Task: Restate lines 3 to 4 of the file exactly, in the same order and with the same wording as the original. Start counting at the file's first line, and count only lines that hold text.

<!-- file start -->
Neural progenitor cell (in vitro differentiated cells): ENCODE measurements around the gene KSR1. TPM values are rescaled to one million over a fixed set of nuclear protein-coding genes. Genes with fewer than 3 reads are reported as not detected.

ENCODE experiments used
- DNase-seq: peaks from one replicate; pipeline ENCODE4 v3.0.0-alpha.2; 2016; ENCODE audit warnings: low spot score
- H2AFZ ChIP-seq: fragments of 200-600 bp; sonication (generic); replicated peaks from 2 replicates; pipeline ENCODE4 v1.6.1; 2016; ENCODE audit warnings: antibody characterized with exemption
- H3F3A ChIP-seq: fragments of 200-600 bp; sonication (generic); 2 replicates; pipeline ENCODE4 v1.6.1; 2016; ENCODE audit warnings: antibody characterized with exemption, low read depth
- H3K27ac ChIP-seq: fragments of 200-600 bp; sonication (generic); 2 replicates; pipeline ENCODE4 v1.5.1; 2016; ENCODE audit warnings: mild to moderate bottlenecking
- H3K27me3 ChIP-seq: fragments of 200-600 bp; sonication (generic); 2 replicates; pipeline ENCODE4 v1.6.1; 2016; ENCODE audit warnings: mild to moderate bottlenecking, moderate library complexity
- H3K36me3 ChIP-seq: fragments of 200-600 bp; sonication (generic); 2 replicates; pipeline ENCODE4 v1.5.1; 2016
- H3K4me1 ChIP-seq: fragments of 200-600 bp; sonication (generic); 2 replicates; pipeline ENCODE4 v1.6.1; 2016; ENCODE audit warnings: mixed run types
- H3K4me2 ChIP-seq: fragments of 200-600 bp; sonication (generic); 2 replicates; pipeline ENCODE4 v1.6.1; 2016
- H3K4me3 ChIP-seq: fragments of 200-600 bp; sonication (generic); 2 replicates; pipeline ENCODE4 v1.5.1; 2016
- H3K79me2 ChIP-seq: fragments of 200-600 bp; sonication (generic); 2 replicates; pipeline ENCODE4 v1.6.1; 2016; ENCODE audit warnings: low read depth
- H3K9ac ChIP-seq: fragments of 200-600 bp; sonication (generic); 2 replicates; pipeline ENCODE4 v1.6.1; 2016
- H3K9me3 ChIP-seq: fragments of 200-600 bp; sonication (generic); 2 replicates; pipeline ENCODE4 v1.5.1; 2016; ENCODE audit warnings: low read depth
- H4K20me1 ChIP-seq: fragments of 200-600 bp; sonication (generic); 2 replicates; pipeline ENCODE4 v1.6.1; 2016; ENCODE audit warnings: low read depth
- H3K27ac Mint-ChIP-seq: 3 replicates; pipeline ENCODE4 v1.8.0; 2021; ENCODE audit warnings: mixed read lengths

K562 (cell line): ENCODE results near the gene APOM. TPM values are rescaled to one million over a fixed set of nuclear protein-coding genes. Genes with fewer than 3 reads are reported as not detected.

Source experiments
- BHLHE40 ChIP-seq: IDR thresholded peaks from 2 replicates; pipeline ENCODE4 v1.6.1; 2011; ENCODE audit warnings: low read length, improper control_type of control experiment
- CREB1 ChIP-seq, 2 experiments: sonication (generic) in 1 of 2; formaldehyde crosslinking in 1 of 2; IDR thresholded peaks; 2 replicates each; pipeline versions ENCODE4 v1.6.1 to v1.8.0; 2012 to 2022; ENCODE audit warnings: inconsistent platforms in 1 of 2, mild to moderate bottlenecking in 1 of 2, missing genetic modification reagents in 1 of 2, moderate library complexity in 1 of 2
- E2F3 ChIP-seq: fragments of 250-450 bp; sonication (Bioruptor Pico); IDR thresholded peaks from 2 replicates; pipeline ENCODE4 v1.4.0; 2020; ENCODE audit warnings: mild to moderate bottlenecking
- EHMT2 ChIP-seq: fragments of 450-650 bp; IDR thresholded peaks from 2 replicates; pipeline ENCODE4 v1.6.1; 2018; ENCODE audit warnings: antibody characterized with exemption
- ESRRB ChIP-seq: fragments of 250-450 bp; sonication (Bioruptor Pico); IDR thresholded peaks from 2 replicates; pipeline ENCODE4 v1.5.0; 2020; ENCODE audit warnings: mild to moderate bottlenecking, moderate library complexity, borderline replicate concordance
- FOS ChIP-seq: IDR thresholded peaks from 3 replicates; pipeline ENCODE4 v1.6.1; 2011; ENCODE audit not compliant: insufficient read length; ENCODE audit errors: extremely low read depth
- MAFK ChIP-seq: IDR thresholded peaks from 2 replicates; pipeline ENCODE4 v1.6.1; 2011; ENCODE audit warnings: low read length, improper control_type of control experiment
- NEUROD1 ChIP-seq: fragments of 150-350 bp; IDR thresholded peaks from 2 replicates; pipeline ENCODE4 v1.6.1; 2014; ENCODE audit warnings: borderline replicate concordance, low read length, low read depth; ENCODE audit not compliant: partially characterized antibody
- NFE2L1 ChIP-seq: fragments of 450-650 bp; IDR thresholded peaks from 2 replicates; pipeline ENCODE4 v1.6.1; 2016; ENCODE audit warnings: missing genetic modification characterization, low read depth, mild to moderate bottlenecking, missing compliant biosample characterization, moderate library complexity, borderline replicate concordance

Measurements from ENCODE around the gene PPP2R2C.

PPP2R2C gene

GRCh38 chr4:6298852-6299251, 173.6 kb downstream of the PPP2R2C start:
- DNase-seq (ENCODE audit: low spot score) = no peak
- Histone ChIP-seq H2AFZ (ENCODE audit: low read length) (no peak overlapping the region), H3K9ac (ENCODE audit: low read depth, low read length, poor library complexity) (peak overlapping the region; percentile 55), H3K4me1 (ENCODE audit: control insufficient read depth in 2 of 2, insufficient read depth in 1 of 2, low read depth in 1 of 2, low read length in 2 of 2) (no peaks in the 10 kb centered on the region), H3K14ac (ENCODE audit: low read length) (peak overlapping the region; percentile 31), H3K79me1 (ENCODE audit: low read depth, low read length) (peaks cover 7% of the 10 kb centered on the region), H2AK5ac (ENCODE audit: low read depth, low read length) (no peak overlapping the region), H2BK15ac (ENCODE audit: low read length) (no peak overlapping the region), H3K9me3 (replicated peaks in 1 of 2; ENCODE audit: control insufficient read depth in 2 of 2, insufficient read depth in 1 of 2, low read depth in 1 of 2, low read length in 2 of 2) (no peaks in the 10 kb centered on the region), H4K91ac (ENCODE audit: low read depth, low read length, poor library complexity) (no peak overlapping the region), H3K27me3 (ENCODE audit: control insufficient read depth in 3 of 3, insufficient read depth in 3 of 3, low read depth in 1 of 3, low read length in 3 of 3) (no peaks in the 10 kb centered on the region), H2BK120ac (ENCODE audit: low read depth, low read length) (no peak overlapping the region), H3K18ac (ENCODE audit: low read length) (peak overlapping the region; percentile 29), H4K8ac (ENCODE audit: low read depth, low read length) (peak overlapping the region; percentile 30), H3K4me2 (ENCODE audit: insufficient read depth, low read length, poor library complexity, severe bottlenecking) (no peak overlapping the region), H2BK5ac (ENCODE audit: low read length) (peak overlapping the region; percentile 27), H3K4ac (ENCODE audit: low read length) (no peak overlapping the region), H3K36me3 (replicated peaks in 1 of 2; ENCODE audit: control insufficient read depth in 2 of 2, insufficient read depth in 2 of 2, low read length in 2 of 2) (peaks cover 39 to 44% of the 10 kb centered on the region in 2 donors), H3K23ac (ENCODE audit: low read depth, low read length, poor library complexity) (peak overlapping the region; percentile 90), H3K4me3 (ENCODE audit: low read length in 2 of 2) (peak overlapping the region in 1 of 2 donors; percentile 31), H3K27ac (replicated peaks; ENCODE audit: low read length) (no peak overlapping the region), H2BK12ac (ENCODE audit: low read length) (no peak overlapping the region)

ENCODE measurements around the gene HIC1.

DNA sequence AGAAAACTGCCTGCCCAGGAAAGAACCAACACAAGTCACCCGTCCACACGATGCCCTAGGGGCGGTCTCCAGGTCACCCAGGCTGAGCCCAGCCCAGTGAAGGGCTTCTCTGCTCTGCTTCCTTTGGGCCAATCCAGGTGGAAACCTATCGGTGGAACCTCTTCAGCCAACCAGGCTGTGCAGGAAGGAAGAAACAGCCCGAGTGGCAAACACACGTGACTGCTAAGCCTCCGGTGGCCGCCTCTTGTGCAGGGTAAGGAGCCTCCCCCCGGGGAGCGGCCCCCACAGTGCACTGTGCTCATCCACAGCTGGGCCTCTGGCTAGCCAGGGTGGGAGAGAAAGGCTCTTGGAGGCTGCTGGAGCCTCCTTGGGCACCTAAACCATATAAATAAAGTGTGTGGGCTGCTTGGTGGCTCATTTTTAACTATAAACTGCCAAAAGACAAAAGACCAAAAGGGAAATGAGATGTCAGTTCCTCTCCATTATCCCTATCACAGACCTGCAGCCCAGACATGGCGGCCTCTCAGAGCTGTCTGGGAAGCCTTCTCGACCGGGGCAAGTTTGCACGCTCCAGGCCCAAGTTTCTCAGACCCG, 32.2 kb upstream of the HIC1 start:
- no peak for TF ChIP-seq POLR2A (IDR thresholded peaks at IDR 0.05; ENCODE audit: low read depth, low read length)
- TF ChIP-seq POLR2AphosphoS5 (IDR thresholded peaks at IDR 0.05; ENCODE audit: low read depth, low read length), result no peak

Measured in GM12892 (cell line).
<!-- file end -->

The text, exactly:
- DNase-seq: peaks from one replicate; pipeline ENCODE4 v3.0.0-alpha.2; 2016; ENCODE audit warnings: low spot score
- H2AFZ ChIP-seq: fragments of 200-600 bp; sonication (generic); replicated peaks from 2 replicates; pipeline ENCODE4 v1.6.1; 2016; ENCODE audit warnings: antibody characterized with exemption